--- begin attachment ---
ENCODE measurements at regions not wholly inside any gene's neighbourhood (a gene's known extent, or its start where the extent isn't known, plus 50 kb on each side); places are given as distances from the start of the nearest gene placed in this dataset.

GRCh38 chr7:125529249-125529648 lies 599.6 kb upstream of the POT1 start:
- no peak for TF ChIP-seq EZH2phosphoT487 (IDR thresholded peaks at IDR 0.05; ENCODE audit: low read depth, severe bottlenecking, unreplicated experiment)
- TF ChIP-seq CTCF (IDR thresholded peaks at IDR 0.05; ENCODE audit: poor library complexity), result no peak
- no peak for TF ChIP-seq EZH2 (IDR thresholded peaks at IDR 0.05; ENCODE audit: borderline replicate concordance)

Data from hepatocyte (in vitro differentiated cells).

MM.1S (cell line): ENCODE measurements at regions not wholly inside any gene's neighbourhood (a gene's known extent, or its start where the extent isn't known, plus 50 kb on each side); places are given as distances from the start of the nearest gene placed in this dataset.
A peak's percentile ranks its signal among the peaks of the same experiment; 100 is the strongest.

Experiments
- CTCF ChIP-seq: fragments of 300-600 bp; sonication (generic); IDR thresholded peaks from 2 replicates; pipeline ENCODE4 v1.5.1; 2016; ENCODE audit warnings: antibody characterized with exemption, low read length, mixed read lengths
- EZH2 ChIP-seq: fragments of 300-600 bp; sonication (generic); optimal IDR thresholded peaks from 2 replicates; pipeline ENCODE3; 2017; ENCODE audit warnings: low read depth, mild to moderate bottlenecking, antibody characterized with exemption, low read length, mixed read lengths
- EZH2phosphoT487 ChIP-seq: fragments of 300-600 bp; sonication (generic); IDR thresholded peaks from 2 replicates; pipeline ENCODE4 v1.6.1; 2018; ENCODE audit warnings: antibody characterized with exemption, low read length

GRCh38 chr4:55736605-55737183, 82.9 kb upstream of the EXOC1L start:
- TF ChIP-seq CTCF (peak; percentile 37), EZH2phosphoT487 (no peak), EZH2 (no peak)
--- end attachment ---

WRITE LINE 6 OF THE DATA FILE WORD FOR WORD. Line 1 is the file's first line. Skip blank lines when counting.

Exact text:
Data from hepatocyte (in vitro differentiated cells).